And therein lies the political problem. If we acknowledge that inflation is being driven by excessive consumer demand, then we must admit that Americans are overconsuming. That’s an idea that doesn’t fit the miserabilist narrative that underpins political debate today. Both parties consistently tell their supporters how terrible they have it and then immediately blame the other party’s policies. Apparently, in the political world, most U.S. households are living hand to mouth, workers are highly underpaid, and we’re all just one paycheck away from financial disaster. To suggest otherwise would be gauche.
For the record, U.S. consumers are overconsuming. Consumer spending as a share of nation’s GDP is the highest it’s ever been, except during the runup to the Great Recession—not a comfortable comparison. This overconsumption is one of the root causes of the growing U.S. trade deficit, currently at almost 5% of GDP, again the widest it’s ever been except for the 2005 and 2006 period. As for the idea that real earnings growth is negative, you only get this result if you use the CPI estimate of inflation, which overstates the situation for technical reasons we won’t dive into here . The appropriate deflator is the PCE deflator from the Bureau of Economic Analysis, and if we use that, real earnings growth is positive, albeit not at a 40-year high pace.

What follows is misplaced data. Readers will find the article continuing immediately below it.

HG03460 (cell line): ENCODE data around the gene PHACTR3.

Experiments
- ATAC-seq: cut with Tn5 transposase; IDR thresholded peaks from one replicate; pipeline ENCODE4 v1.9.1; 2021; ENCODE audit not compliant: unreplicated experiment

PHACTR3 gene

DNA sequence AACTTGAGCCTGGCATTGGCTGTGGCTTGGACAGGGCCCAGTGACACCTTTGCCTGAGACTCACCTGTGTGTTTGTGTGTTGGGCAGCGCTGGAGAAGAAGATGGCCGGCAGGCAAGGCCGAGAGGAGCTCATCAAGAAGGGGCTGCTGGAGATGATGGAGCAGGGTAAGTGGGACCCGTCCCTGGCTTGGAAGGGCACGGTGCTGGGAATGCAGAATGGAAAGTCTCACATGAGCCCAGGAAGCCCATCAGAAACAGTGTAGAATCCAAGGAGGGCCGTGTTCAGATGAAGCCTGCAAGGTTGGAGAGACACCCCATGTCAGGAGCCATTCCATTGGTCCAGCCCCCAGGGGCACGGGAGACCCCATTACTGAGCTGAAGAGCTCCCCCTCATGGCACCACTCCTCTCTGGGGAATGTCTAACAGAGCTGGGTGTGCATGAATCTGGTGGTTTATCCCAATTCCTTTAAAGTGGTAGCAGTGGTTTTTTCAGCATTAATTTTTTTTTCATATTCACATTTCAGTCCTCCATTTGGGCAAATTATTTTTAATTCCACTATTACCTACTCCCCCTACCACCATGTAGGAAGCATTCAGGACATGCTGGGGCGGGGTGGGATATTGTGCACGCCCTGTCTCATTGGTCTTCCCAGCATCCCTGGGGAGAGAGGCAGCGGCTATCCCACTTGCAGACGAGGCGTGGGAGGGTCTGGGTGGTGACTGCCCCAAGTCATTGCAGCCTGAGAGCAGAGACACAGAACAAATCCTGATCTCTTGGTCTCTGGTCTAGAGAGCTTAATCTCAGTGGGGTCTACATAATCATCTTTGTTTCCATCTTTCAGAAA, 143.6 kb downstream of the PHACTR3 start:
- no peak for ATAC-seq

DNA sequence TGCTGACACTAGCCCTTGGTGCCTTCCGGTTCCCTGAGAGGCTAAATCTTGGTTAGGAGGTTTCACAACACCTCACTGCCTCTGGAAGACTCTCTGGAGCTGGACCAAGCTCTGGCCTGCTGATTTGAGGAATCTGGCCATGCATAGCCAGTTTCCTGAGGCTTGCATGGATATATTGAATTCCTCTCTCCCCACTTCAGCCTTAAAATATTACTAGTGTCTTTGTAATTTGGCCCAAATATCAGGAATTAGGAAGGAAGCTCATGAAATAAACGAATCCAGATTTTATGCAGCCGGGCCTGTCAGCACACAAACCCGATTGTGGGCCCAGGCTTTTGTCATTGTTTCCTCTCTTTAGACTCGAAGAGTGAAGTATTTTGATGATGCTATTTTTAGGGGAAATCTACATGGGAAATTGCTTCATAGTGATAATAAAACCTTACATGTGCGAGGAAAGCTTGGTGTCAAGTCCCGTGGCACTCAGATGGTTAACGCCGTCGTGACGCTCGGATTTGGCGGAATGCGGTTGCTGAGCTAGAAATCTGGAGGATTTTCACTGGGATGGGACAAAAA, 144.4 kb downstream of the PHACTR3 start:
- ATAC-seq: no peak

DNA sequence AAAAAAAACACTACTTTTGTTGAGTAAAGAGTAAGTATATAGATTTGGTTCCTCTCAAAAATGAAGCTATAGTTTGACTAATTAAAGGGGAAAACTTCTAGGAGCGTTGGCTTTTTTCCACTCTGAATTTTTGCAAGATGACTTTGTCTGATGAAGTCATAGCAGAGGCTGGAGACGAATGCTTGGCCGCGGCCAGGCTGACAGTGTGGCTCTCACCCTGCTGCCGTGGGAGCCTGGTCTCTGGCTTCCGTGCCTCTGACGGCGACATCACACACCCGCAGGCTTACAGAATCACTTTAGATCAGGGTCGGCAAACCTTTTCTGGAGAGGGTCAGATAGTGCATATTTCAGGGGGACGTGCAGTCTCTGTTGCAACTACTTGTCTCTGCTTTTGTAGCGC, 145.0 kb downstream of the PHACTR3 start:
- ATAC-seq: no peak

Of course, this story is only explaining the mechanisms within basic monetary theory. If you want to predict how much prices will increase, you only need to look at money supply. The Federal Reserve’s quantitative easing program expanded the money supply of the United States by 40%. Therefore, holding all else constant, prices need to go up by 40% to equilibrate the size of the economy to the size of the money supply.
While the Fed’s quantitative easing caused inflation, oddly their response to the problem has been primarily to push up the Federal Funds rate, the old tool that Ben Bernanke had largely moved past during his tenure. The big hikes in the Federal Funds rate have done very little to reduce the money supply; it has only stopped growing. If the Fed is serious about slowing inflation, they need to engage in quantitative tightening—which they say they will be starting this month.
By tightening of course, they will, by definition, cool consumer demand and weaken labor markets, as these are the ultimate sources of inflation. Given that policymakers are seemingly unwilling to acknowledge that the problem is excessive spending as well as wage growth, it unfortunately suggests they will be unwilling to do what is necessary to slow inflation. The only question then is how much longer will we continue to be surprised by it.
 For more about the CPI’s inflation estimate see: https://www.clevelandfed.org/newsroom-and-events/publications/economic-trends/2014-economic-trends/et-20140417-pce-and-cpi-inflation-whats-the-difference.aspx